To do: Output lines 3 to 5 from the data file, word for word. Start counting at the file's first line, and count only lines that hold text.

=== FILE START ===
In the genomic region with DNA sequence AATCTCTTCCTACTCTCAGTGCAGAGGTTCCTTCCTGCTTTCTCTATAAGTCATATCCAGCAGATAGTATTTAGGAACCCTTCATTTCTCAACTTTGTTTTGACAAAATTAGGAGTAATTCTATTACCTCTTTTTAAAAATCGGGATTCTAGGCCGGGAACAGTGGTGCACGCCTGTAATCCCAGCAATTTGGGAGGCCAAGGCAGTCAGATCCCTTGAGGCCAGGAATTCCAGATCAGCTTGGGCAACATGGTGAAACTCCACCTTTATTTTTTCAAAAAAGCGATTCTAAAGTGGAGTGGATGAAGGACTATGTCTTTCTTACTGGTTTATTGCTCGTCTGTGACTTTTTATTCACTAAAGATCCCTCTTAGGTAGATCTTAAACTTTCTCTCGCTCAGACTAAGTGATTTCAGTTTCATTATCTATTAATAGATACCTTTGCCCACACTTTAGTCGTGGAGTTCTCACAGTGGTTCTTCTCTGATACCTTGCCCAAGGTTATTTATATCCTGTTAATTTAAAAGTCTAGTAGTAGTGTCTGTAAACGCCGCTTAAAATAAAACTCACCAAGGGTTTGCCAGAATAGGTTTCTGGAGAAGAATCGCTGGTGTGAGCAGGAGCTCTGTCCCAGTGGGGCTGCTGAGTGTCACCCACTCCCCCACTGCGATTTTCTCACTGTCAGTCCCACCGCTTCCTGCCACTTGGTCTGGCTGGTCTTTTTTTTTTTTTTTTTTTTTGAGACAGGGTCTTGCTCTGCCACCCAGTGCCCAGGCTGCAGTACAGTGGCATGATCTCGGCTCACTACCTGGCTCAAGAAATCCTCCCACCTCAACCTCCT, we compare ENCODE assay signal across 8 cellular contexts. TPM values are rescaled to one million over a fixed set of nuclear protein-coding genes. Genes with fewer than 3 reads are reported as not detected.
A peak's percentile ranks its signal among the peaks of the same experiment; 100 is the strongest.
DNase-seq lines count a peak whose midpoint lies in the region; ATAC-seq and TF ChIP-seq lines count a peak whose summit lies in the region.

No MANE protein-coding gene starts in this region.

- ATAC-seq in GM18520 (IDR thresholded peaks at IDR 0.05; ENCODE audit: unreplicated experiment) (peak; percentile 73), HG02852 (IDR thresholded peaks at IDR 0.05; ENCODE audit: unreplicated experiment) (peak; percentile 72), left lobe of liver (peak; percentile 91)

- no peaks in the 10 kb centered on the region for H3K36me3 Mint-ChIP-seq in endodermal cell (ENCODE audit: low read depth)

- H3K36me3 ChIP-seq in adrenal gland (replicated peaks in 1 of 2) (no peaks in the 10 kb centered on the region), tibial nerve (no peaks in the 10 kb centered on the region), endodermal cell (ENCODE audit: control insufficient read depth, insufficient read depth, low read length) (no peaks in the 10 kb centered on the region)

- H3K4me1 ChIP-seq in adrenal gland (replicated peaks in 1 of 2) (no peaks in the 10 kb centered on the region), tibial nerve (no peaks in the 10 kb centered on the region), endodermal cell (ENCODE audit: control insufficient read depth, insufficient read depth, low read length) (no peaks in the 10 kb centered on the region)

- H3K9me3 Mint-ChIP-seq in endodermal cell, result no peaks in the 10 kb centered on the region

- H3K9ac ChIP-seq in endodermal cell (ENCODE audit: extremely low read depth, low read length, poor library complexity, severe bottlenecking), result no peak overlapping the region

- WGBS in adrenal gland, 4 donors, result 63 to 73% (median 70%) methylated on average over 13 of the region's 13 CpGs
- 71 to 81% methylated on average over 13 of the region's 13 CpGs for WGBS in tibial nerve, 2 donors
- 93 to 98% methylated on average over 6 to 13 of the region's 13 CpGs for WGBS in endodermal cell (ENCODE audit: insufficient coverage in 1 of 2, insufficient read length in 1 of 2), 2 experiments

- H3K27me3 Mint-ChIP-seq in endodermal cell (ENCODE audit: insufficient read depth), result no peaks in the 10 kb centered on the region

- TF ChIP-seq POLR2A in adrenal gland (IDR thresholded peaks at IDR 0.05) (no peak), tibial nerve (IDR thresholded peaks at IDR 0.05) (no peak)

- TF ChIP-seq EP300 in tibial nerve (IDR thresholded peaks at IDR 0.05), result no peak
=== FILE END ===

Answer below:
DNase-seq lines count a peak whose midpoint lies in the region; ATAC-seq and TF ChIP-seq lines count a peak whose summit lies in the region.

No MANE protein-coding gene starts in this region.

- ATAC-seq in GM18520 (IDR thresholded peaks at IDR 0.05; ENCODE audit: unreplicated experiment) (peak; percentile 73), HG02852 (IDR thresholded peaks at IDR 0.05; ENCODE audit: unreplicated experiment) (peak; percentile 72), left lobe of liver (peak; percentile 91)